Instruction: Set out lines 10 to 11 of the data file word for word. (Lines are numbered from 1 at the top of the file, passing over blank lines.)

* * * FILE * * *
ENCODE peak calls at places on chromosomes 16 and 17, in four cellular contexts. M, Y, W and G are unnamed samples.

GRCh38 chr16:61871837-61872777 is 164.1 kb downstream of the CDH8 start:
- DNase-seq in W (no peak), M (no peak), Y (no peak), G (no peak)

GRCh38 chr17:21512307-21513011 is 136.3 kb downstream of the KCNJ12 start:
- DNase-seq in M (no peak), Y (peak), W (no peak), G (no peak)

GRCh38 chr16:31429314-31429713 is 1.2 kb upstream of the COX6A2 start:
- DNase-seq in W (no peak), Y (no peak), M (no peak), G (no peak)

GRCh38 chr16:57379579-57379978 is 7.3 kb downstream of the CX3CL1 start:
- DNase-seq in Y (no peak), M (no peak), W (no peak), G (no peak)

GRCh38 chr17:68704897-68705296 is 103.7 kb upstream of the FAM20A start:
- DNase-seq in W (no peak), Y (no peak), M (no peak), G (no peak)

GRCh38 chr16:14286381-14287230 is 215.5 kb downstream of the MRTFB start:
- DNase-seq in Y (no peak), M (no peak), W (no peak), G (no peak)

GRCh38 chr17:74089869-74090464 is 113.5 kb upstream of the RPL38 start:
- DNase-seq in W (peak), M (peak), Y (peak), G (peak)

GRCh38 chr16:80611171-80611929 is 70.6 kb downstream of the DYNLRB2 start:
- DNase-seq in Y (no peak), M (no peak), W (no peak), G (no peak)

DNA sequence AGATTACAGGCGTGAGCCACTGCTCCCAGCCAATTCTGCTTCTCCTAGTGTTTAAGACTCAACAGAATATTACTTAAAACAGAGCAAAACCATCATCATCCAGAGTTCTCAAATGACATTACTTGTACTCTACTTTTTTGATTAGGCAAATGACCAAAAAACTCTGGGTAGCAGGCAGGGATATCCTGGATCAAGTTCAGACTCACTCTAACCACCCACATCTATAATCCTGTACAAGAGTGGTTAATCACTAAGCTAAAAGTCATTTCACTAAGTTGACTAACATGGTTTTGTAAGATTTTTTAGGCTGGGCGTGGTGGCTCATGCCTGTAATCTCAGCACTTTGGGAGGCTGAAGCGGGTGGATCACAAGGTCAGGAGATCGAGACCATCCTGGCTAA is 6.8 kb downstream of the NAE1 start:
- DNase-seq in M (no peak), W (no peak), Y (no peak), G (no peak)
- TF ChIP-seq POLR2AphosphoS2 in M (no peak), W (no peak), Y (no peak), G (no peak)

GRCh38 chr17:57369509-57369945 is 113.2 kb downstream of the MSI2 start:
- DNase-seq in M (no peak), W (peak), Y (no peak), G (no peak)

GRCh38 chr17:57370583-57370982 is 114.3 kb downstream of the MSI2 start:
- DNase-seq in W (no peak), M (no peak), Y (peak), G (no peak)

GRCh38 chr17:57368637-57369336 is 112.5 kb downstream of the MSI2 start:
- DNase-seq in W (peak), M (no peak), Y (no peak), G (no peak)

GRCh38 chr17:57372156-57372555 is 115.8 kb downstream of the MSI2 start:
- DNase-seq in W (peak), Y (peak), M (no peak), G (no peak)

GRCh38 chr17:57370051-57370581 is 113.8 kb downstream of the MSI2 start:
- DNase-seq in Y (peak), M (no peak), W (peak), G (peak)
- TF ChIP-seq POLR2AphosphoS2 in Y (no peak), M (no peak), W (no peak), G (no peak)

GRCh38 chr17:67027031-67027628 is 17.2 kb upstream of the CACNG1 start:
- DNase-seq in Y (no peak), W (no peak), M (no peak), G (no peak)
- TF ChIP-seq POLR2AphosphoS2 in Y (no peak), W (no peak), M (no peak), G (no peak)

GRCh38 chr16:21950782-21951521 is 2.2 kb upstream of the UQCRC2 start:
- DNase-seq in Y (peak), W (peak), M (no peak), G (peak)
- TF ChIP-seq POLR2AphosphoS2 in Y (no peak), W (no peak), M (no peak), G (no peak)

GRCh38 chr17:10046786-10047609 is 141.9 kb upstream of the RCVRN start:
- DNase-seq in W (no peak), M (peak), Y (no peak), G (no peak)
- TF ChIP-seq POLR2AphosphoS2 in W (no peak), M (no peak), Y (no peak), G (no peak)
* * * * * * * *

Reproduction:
GRCh38 chr17:68704897-68705296 is 103.7 kb upstream of the FAM20A start:
- DNase-seq in W (no peak), Y (no peak), M (no peak), G (no peak)